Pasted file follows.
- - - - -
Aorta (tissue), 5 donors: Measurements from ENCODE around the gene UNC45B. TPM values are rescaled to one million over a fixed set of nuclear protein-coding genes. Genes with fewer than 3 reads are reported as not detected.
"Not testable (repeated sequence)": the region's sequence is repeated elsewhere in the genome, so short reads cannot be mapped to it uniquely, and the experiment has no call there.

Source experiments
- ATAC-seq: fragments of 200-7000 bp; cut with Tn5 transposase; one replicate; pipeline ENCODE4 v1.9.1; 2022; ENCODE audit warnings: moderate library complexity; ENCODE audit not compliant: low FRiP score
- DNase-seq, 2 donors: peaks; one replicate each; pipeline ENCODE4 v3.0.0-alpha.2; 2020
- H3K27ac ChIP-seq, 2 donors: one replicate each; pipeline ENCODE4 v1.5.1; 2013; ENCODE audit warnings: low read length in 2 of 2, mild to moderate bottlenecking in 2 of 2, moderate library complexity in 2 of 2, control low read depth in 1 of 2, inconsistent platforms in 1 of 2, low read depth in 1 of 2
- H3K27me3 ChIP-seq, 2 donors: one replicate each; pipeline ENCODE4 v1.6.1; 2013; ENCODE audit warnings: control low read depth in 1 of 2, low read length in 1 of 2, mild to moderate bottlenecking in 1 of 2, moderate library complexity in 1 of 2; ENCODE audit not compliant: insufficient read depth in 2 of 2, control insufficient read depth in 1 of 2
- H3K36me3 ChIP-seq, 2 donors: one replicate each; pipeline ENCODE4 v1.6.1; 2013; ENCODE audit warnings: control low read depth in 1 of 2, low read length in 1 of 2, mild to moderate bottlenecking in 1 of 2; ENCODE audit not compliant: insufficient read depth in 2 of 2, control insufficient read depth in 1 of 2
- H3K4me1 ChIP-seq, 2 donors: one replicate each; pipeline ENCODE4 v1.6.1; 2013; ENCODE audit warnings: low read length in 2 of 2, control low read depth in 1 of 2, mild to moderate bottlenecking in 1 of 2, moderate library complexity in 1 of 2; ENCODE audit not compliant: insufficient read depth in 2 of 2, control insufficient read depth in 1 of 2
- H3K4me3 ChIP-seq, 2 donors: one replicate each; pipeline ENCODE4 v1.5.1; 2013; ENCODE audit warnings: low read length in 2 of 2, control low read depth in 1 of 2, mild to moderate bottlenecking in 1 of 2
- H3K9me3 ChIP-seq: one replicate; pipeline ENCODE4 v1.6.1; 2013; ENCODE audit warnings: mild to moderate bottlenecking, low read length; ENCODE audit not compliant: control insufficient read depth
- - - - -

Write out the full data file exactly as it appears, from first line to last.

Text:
Aorta (tissue), 5 donors: Measurements from ENCODE around the gene UNC45B. TPM values are rescaled to one million over a fixed set of nuclear protein-coding genes. Genes with fewer than 3 reads are reported as not detected.
"Not testable (repeated sequence)": the region's sequence is repeated elsewhere in the genome, so short reads cannot be mapped to it uniquely, and the experiment has no call there.

Source experiments
- ATAC-seq: fragments of 200-7000 bp; cut with Tn5 transposase; one replicate; pipeline ENCODE4 v1.9.1; 2022; ENCODE audit warnings: moderate library complexity; ENCODE audit not compliant: low FRiP score
- DNase-seq, 2 donors: peaks; one replicate each; pipeline ENCODE4 v3.0.0-alpha.2; 2020
- H3K27ac ChIP-seq, 2 donors: one replicate each; pipeline ENCODE4 v1.5.1; 2013; ENCODE audit warnings: low read length in 2 of 2, mild to moderate bottlenecking in 2 of 2, moderate library complexity in 2 of 2, control low read depth in 1 of 2, inconsistent platforms in 1 of 2, low read depth in 1 of 2
- H3K27me3 ChIP-seq, 2 donors: one replicate each; pipeline ENCODE4 v1.6.1; 2013; ENCODE audit warnings: control low read depth in 1 of 2, low read length in 1 of 2, mild to moderate bottlenecking in 1 of 2, moderate library complexity in 1 of 2; ENCODE audit not compliant: insufficient read depth in 2 of 2, control insufficient read depth in 1 of 2
- H3K36me3 ChIP-seq, 2 donors: one replicate each; pipeline ENCODE4 v1.6.1; 2013; ENCODE audit warnings: control low read depth in 1 of 2, low read length in 1 of 2, mild to moderate bottlenecking in 1 of 2; ENCODE audit not compliant: insufficient read depth in 2 of 2, control insufficient read depth in 1 of 2
- H3K4me1 ChIP-seq, 2 donors: one replicate each; pipeline ENCODE4 v1.6.1; 2013; ENCODE audit warnings: low read length in 2 of 2, control low read depth in 1 of 2, mild to moderate bottlenecking in 1 of 2, moderate library complexity in 1 of 2; ENCODE audit not compliant: insufficient read depth in 2 of 2, control insufficient read depth in 1 of 2
- H3K4me3 ChIP-seq, 2 donors: one replicate each; pipeline ENCODE4 v1.5.1; 2013; ENCODE audit warnings: low read length in 2 of 2, control low read depth in 1 of 2, mild to moderate bottlenecking in 1 of 2
- H3K9me3 ChIP-seq: one replicate; pipeline ENCODE4 v1.6.1; 2013; ENCODE audit warnings: mild to moderate bottlenecking, low read length; ENCODE audit not compliant: control insufficient read depth